Volkswagen to Slash Up To 30,000 Jobs

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A Volkswagen logo is pictured at the newly opened Volkswagen factory in Wrzesnia, Poland, September 9, 2016.    REUTERS/Kacper Pempel/File Photo

A Volkswagen logo is pictured at the newly opened Volkswagen factory in Wrzesnia, Poland, September 9, 2016. REUTERS/Kacper Pempel/File Photo (Copyright Reuters 2016)

Volkswagen AG announced a sweeping restructuring of its embattled VW passenger-car brand including up to 30,000 job cuts over five years, part of efforts to boost profits in the wake of the company's damaging emissions-cheating scandal.

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The VW brand, the German automotive giant's biggest business by sales, has struggled for years to stay profitable. Since admitting last year to rigging nearly 11 million diesel cars to cheat on emissions tests, the company has been forced to pay settlement costs and compensation to consumers of more than EUR18 billion ($19 billion).

By 2020, Volkswagen aims to boost earnings at its namesake brand by EUR3.7 billion a year, increasing the pretax return on sales to 4% from less than 2% in the most recent financial quarter.

"We're shaking up the entire VW brand and making it fit for the future," said Herbert Diess, head of the VW brand.

With the job cuts, 23,000 of which are set to go in Germany, and other efficiency measures, VW aims to increase productivity of its German factories by 25% in the coming years.

Volkswagen Chief Executive Matthias Müller is grasping the opportunity of the company's deepest crisis in years to take long-needed steps to restructure VW, hence the wide-ranging restructuring talks with labor over the past eight months.

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Despite the financial burden of the emissions scandal, Mr. Müller is also shifting Volkswagen's investment toward new technology to keep up with heavy-spending rivals. Car companies will need fewer employees and those with different skills to run digital businesses and make electric cars.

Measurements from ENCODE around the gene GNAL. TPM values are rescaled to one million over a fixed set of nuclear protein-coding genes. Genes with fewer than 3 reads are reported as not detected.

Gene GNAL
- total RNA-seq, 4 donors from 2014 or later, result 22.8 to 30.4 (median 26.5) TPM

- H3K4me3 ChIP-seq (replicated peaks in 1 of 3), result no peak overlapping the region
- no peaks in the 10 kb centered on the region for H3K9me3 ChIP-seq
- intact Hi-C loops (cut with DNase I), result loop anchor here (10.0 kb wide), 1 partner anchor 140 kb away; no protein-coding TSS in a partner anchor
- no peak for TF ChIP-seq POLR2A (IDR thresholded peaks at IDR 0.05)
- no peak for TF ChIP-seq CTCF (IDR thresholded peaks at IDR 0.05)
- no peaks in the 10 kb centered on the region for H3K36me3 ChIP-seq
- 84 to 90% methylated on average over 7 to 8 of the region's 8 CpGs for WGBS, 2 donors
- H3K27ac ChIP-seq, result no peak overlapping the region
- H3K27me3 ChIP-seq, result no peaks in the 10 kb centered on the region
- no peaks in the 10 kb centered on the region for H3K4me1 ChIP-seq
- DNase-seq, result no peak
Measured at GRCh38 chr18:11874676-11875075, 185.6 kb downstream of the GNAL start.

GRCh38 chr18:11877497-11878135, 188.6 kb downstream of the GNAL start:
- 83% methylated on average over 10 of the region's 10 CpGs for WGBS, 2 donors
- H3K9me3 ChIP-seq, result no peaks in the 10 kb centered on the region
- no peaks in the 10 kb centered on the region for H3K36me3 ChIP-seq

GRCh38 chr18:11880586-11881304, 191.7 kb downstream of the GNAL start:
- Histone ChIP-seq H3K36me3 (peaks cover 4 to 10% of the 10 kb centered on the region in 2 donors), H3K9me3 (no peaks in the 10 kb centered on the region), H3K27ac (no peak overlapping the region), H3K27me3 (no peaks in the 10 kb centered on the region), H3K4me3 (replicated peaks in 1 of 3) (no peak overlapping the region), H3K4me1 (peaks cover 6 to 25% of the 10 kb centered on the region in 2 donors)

Over the next few years, the Volkswagen brand plans to invest around EUR3.5 billion in its German plants with a sharp focus on building up production of electric vehicles and new digital businesses, involving the creation of thousands of new jobs.

Volkswagen's labor group was threatening to block investment decisions at Friday's meeting unless management offered job guarantees to the company's 282,100 workers in Germany, nearly half its global workforce. The agreement to cut jobs follows eight months of grueling negotiations with the works council and IG Metall trade union.

Labor leaders agreed to the cuts, to be achieved through natural attrition and early retirement, in exchange for pledges to build electric vehicles and batteries in Germany. Around 23,000 of the total job cuts will come from German factories, but around 9,000 new jobs will be created.

Volkswagen has agreed to build electric car models in Wolfsburg, its main plant, and in Zwickau in east Germany, which suffered when the company scrapped the loss-making Phaeton luxury sedan earlier this year.

VW will build electric motors at its Kassel engine plant and begin production of battery cell production at its main engine plant in Salzgitter.

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